We first met Bruce Temkin at Oracle OpenWorld 2012 where he talked about understanding the customer and how to easily avoid some common customer experience mistakes. Today, we'd like to share Temkin's impressive study on the return on investment of customer experience.
5 Steps to Measure ROI of Customer Experience
Temkin doesn't offer platitudes. He's a hard nosed researcher with 14 years of experience at Forrester in the B2B, e-Business and customer experience practices. His Temkin Group performed two studies early in 2012 that were then combined and analyzed to come up with the ROI of Customer Experience report.
There are five steps for calculating the ROI of Customer Experience, Temkin reports.
- Establish core customer experience metrics
- Establish loyalty objectives
- Group customers based on their customer experience metrics
- Analyze relationship between customer experience and loyalty
- Calculate value of loyalty change from customer experience.
The data Temkin based his calculations on were from his group's findings in the 2012 Temkin Experience Ratings and 2012 Temkin Loyalty Ratings reports. It's worth noting here that Temkin obviously puts plenty of weight on customer loyalty as a cornerstone of customer experience. The ROI of customer experience report shows a high correlation between positive customer experience and high customer loyalty.
Temkin arrived at this measured result by measuring customer experience from 10,000 US and 3,000 UK consumers, and by cross referencing that with customer feedback on 206 US companies and 66 UK firms. A regression analysis was then run on the results of these surveys to find the high correlation between the two.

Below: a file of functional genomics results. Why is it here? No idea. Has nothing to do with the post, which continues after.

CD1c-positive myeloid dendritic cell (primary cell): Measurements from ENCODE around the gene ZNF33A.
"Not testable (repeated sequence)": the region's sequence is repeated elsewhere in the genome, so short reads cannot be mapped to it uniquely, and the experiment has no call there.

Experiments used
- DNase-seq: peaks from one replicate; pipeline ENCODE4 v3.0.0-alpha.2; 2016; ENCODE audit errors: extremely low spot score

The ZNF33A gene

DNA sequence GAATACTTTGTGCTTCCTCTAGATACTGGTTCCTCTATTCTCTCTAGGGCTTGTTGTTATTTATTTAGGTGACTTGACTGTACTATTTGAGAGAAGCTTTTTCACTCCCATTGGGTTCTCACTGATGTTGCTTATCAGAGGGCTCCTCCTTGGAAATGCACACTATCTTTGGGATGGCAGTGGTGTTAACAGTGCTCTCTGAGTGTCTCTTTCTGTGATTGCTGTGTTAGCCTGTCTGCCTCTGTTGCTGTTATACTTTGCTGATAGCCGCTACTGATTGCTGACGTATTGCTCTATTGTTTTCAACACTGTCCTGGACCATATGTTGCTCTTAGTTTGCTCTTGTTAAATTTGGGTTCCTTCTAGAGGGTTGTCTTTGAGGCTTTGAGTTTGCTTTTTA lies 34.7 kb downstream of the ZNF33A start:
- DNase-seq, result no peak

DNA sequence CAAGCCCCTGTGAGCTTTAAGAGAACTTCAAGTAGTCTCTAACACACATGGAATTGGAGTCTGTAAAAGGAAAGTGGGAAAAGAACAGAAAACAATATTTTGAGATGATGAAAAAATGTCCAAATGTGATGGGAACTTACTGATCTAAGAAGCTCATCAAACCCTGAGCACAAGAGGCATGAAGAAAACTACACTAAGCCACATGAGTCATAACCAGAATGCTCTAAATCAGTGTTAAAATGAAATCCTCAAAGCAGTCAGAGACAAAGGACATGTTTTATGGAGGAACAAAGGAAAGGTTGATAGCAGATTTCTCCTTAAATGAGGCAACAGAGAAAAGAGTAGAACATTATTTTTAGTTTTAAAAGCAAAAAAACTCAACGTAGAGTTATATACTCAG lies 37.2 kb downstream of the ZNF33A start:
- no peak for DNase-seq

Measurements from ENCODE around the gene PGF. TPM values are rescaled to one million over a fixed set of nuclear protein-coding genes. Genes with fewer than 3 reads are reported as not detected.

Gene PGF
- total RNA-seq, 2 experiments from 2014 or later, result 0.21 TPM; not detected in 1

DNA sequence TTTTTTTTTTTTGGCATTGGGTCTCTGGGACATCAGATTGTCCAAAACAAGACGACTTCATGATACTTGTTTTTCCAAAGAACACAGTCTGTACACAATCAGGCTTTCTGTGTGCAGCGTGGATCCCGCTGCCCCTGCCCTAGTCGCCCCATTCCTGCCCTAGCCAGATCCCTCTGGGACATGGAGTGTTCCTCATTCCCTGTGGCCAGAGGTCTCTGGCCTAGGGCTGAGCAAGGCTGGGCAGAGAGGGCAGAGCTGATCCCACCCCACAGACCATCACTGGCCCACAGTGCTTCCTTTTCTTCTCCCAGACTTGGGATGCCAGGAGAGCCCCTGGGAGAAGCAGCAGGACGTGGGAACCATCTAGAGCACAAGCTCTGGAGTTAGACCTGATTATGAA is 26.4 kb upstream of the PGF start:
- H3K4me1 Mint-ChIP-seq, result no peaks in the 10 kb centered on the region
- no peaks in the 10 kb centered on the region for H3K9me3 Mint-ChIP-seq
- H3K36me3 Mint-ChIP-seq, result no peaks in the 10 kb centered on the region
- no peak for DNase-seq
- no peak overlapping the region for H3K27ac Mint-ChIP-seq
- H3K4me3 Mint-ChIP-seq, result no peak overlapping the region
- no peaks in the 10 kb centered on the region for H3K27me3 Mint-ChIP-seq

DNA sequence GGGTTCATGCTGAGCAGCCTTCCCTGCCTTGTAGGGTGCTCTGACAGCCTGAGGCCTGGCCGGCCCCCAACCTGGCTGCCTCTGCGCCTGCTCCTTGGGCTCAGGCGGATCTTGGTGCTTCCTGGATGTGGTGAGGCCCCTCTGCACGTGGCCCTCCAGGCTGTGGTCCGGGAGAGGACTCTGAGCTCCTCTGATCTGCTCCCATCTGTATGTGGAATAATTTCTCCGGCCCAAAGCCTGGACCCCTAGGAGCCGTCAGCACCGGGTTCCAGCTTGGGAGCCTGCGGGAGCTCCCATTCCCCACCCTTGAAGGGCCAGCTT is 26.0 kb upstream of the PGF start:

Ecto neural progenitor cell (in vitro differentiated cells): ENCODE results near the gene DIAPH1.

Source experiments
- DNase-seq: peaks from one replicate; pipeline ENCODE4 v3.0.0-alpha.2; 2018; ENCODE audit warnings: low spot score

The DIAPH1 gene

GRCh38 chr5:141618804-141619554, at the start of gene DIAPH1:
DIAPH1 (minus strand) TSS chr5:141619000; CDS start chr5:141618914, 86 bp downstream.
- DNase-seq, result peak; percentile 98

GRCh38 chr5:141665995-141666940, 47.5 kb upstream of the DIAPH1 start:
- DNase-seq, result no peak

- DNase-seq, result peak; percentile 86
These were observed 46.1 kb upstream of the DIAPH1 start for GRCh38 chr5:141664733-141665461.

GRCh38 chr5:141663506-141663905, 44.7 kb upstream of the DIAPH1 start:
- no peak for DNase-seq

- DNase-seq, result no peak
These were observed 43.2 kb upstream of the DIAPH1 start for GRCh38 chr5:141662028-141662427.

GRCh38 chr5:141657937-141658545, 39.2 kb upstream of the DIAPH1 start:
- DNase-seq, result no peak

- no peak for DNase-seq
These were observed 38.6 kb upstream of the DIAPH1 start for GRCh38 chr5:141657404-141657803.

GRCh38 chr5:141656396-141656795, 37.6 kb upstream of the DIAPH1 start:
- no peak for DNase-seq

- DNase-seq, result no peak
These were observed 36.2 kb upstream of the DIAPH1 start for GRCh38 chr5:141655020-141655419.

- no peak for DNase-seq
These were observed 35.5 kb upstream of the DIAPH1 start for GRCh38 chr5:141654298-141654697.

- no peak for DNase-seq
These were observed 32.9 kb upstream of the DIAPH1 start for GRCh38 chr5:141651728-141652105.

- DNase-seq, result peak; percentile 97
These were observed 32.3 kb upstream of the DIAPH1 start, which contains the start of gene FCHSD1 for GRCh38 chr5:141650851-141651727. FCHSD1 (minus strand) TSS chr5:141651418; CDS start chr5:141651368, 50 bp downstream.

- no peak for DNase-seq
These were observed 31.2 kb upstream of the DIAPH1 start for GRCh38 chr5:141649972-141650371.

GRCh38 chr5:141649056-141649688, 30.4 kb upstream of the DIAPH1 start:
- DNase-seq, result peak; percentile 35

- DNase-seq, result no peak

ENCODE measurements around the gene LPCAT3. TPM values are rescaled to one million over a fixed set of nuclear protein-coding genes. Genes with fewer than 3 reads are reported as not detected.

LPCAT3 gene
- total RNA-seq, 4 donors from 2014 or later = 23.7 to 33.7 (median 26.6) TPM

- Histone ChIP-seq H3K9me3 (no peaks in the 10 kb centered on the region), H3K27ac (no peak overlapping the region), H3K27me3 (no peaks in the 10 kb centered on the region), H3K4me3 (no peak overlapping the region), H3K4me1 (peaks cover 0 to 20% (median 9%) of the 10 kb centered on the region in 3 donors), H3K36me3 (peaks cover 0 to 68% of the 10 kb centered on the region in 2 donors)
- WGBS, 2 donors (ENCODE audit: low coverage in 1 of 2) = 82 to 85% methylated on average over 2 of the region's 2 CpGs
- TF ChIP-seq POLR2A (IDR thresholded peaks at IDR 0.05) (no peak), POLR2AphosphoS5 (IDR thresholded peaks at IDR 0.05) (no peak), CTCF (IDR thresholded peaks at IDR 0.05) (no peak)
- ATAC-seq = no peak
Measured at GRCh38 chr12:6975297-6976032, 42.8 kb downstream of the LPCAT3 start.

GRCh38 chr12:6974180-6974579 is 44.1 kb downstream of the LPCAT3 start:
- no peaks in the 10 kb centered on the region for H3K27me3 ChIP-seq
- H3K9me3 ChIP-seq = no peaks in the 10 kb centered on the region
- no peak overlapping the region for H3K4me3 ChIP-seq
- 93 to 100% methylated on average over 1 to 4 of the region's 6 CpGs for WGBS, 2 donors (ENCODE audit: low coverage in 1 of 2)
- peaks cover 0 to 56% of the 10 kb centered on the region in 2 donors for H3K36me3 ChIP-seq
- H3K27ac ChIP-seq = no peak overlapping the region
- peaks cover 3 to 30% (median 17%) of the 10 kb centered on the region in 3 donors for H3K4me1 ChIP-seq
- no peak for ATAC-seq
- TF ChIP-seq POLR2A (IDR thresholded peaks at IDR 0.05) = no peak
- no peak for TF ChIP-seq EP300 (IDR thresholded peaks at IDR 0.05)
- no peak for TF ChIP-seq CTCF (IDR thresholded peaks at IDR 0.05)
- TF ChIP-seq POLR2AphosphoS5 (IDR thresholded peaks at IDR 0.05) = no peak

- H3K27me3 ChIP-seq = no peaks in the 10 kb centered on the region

Companies that offered positive customer experience found more loyalty via more recommendations, more purchases and a reduced chance of consumers shifting business away to a competitor.
ROI of CXM: A How To
The five steps listed above are dependent on several definitions and agreed upon metrics for any company wishing to use them. However, Temkin admits there is another key step in finding ROI. That is the involvement of the company's CFO. Without that person's support, even the best analysts in the world will be questioned on their financial models and assumptions, the report says.
A detailed look at the five steps shows that there must be agreement upon metrics like Net Promoter score or satisfaction that can be measured by the customer. That's step one. Step two will only work if there is agreement on how to actually define customer loyalty and making sure there is a financial impact component. It needs to also be measurable by the customer and could be things like churn rate, additional purchases or share of wallet, for example.
Step three is more self explanatory, but it does help to break the results out by customer segment. The fourth step involves a couple of options. Regresssion analytics are one way to see the connnection between customer experience and loyalty, and the results can then be used to decide on the CXM metric needed to see the impact that metric has on loyalty. The other option is to simply calculate the average loyalty for each customer experience level in order to see how much increased loyalty comes from each group when the ratings are moved.
Finally, step five can show how loyalty metrics will change based on a 1 percent increase in customer experience metrics. Translating the change in loyalty metrics to a dollar value will then calculate the dollar value for a 1 percent change in customer experience metrics.
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